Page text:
NCERT Textbook - New Kings and Kingdoms Class 7 Notes | EduRev

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UPSC : NCERT Textbook - New Kings and Kingdoms Class 7 Notes | EduRev

 Page 1


16 OUR PASTS — II
M
any new dynasties emerged after the
 seventh century. Map 1 shows the major ruling
dynasties in different parts of the subcontinent between
the seventh and twelfth centuries.
2
NEW KINGS AND KINGDOMS
Map 1 Map 1 Map 1 Map 1 Map 1
Major kingdoms,
seventh-twelfth
centuries
Locate the
Gurjara-Pratiharas,
Rashtrakutas,
Palas, Cholas
and Chahamanas
(Chauhans).
Can you identify
the present-day
states over which
they exercised
control?
?
©NCERT
not to be republished
Page 2


16 OUR PASTS — II
M
any new dynasties emerged after the
 seventh century. Map 1 shows the major ruling
dynasties in different parts of the subcontinent between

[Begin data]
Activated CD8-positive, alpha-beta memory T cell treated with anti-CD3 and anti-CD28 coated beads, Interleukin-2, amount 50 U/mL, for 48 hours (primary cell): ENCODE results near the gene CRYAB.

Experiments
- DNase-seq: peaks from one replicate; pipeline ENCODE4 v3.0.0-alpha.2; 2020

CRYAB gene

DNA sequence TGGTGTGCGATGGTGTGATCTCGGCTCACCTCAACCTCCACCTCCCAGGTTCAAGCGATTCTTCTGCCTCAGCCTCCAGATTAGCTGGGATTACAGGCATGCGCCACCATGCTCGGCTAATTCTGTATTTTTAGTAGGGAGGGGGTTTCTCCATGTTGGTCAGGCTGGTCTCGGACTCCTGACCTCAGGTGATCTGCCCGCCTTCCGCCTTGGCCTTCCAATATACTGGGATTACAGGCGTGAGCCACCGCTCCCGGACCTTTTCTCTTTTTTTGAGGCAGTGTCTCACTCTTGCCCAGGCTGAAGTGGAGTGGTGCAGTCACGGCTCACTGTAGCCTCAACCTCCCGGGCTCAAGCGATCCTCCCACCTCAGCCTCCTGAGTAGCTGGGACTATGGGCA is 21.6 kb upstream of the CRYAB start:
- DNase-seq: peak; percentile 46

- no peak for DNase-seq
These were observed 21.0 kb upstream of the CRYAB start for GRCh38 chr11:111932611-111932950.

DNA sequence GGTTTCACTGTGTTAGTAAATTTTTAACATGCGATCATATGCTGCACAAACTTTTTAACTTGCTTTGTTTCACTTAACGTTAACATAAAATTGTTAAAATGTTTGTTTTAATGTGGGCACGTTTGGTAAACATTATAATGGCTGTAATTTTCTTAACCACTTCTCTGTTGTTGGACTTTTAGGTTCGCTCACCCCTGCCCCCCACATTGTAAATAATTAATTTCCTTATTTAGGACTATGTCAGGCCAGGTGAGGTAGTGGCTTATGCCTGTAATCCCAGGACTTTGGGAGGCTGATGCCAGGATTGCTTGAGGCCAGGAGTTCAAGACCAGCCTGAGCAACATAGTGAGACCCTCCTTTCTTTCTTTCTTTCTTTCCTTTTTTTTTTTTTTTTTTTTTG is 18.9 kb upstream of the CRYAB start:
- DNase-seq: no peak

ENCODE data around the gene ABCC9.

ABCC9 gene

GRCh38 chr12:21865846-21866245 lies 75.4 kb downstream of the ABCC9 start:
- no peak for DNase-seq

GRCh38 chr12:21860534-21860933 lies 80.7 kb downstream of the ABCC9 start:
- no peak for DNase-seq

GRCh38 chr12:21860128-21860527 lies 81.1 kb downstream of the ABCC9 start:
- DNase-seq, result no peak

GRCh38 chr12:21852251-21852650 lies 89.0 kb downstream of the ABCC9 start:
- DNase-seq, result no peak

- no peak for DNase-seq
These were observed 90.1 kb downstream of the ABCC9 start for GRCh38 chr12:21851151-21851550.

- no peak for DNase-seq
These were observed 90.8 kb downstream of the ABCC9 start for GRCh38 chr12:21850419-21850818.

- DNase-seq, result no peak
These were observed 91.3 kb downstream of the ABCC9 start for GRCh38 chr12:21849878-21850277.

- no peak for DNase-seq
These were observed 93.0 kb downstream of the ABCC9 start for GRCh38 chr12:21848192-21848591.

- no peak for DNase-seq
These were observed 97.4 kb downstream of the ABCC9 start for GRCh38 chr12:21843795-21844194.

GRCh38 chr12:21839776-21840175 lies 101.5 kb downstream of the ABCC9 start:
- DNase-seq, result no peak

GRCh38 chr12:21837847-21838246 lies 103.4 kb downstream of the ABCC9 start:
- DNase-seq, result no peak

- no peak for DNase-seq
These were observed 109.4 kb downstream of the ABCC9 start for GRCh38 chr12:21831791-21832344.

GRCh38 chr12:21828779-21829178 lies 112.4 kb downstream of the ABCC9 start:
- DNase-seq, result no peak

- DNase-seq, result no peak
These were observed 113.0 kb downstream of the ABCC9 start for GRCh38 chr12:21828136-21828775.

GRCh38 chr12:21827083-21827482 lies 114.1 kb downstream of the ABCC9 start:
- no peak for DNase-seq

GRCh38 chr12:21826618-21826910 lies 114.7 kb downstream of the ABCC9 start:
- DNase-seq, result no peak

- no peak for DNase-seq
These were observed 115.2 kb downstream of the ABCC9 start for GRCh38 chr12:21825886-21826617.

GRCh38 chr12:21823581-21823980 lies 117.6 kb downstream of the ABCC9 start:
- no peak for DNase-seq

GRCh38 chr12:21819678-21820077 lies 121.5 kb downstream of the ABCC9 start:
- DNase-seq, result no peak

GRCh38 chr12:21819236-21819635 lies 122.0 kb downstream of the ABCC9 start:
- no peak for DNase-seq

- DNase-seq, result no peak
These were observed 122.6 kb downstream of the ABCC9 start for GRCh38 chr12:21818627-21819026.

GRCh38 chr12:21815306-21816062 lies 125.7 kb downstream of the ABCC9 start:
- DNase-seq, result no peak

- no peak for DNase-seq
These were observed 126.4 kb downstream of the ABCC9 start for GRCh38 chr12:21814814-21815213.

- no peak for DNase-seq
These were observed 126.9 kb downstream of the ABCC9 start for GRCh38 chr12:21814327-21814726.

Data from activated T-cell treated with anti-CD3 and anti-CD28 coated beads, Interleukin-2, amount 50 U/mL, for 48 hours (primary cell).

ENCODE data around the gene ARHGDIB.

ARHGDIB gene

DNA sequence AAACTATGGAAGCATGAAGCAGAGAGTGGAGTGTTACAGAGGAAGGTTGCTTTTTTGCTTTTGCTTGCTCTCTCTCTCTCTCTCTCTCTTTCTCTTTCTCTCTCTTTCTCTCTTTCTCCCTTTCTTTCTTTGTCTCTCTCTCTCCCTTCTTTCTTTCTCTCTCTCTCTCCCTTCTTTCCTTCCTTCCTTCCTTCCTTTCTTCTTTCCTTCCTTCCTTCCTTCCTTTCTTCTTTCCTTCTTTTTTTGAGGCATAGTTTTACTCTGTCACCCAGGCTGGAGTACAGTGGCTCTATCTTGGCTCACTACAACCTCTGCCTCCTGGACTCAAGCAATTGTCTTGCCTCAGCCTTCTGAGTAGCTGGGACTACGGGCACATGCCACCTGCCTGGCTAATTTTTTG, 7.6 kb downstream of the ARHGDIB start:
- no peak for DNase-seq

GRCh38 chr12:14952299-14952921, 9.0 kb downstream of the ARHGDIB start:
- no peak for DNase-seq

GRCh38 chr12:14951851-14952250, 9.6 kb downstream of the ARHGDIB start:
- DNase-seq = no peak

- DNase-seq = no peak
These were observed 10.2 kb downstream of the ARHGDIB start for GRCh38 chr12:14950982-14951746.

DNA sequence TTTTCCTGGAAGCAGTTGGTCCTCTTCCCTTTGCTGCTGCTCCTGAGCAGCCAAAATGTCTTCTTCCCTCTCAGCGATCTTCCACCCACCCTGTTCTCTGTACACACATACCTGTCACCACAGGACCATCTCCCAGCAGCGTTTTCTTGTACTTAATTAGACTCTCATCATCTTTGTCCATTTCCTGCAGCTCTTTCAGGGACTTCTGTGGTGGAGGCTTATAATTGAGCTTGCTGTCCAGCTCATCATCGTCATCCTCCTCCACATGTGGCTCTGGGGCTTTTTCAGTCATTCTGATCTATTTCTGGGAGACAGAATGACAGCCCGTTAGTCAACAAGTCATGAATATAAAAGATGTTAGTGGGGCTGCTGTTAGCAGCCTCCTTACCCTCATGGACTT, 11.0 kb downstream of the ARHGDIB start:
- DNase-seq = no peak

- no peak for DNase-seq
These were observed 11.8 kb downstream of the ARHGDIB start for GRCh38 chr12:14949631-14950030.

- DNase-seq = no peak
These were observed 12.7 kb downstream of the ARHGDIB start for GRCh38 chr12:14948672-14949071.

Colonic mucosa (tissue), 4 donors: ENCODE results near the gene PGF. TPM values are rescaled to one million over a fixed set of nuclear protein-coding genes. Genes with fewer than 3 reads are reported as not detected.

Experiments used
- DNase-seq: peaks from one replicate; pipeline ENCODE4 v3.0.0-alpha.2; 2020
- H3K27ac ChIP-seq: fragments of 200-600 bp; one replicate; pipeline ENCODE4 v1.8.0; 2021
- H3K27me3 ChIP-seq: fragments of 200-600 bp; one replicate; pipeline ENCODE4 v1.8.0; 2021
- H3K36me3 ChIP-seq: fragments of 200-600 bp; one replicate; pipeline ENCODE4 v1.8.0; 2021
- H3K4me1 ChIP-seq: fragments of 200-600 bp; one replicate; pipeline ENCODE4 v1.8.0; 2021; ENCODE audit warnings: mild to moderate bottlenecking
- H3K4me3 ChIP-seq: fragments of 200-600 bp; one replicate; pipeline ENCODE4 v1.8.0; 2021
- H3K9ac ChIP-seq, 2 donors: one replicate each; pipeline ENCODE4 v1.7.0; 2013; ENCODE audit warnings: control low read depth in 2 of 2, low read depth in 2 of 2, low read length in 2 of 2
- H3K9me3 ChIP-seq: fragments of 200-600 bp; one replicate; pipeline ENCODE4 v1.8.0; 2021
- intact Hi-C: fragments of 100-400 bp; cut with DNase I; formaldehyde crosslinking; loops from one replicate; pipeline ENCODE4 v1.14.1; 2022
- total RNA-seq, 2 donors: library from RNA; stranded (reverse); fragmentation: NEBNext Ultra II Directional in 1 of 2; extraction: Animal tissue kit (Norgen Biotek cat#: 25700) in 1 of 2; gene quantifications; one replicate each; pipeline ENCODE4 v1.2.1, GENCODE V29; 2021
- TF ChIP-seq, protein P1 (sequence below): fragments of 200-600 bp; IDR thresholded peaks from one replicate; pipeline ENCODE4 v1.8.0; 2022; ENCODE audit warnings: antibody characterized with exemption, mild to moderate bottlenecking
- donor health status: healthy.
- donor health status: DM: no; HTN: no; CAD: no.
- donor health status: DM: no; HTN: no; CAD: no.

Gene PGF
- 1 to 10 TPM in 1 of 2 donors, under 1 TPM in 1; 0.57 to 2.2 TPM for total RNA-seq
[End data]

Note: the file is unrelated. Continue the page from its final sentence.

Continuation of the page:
the seventh and twelfth centuries.
2
NEW KINGS AND KINGDOMS
Map 1 Map 1 Map 1 Map 1 Map 1
Major kingdoms,
seventh-twelfth
centuries
Locate the
Gurjara-Pratiharas,
Rashtrakutas,
Palas, Cholas
and Chahamanas
(Chauhans).
Can you identify
the present-day
states over which
they exercised
control?
?
©NCERT
not to be republished
17
?
The emergence of new dynasties
By the seventh century there were big landlords or
warrior chiefs in different regions of the subcontinent.
Existing kings often acknowledged them as their
subordinates or samantas. They were
expected to bring gifts for their kings
or overlords, be present at their courts
and provide them with military
support. As samantas gained power
and wealth, they declared themselves
to be maha-samanta, maha-
mandaleshvara (the great lord of a
“circle” or region) and so on. Sometimes
they asserted their independence from
their overlords.
One such instance was that of the
Rashtrakutas in the Deccan. Initially
they were subordinate to the Chalukyas
of Karnataka. In the mid-eighth century,
Dantidurga, a Rashtrakuta chief,
overthrew his Chalukya overlord and performed a ritual
called hiranya-garbha (literally, the golden womb). When
this ritual was performed with the help of Brahmanas,
it was thought to lead to the “rebirth” of the sacrificer as
a Kshatriya, even if he was not one by birth.